Senator Lindsey Graham’s bet on President Donald Trump paid off, as he won a hard-fought and costly campaign against Democrat Jaime Harrison.
The South Carolina Republican and Judiciary Committee chairman started as a Trump foe, then turned into a golf buddy and loyalist — going back on a 2016 promise last month when he rushed Trump’s Supreme Court pick Amy Coney Barrett through to confirmation just days before the election.
Graham’s victory, despite getting massively outspent by a top-tier Democratic candidate, suggests there are limits to the anti-Trump backlash in deep-red territory, though Democrats were never counting on winning a state that hasn’t elected a new Democratic senator since 1966.
Graham, who had repeatedly faced challenges from more conservative candidates in primaries thanks to moderate positions on issues including immigration, quickly maneuvered to become one of Trump’s most outspoken allies on Capitol Hill after Trump’s election. Graham’s loyalty to the president solidified following the death of Senator John McCain of Arizona, a longtime Graham friend and Trump antagonist.
That transformation, and his fiery 2018 defense of Brett Kavanaugh after the Supreme Court nominee was accused of sexual assault, turned Graham into a top target of Democrats’ ire.
Harrison raised a record-shattering $57 million in the third quarter alone, bolstered in part by the bitter partisan tensions following the death of Supreme Court Justice Ruth Bader Ginsburg. Graham raised tens of millions of dollars as well, and was aided by repeated requests in his many Fox News appearances for donations and major investment from outside Republican groups.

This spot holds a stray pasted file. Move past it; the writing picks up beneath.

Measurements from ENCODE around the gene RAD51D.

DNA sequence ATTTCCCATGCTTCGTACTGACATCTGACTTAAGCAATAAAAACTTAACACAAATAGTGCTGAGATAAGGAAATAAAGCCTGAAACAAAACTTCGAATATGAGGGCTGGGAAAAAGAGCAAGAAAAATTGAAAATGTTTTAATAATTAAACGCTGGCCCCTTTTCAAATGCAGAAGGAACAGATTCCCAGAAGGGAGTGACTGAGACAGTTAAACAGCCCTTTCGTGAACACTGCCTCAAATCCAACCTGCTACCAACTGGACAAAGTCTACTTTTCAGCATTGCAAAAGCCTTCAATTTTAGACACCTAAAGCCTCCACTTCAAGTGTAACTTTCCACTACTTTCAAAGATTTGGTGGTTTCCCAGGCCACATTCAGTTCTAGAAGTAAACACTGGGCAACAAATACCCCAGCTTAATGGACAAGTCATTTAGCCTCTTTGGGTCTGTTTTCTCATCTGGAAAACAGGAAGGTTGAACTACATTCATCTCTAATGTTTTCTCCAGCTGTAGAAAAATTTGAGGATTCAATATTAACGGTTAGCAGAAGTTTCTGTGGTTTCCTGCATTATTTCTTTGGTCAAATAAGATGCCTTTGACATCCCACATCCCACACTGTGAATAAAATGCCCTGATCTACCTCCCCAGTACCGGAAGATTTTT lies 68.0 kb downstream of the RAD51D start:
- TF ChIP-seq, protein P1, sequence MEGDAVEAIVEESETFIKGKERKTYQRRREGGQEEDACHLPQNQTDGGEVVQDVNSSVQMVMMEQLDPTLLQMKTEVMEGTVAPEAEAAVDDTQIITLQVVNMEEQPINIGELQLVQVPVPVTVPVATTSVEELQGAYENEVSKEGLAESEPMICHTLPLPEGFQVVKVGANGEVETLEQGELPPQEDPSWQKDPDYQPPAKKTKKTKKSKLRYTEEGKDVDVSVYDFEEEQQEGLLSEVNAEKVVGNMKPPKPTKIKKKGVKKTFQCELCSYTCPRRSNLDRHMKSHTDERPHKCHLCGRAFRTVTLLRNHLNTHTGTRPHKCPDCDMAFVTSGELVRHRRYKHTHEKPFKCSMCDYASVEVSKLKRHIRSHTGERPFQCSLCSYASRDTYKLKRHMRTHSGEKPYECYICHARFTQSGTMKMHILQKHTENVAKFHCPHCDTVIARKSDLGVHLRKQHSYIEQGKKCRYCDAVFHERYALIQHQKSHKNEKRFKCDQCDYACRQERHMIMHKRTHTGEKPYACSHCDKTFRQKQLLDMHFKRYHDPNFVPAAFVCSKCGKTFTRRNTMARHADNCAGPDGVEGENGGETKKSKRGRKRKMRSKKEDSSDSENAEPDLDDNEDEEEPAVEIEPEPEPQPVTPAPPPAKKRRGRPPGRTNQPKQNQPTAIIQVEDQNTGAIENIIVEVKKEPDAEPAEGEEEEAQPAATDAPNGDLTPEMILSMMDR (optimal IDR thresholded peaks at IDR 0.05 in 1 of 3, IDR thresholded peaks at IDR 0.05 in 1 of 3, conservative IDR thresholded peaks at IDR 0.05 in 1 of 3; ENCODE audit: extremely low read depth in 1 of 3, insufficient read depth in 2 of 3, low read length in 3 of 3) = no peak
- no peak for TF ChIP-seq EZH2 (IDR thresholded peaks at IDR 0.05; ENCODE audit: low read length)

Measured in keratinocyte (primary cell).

The coronavirus pandemic and Trump’s efforts to topple the increasingly popular Affordable Care Act also gave Harrison an opening, along with Graham’s opposition to the extension of $600-a-week unemployment benefits enacted in a March stimulus package.
Graham repeatedly argued that South Carolina voters did not want a more liberal senator and that they would reward him for backing conservative judges.
At the same time, he faced anger from some on the right, including Fox Business commentator Lou Dobbs, who thought Graham hadn’t done enough to help Trump tar Democrats with his Judiciary gavel.
Harrison, 44, had touted his life story, growing up as a poor African American in South Carolina, getting a scholarship to Yale University and later earning a law degree from Georgetown. He worked for House Democratic Whip Jim Clyburn — the highest ranking African-American in Congress and an elder statesman of South Carolina politics. Harrison later became chairman of the state Democratic Party and a lobbyist.
— With assistance by Marissa Horn
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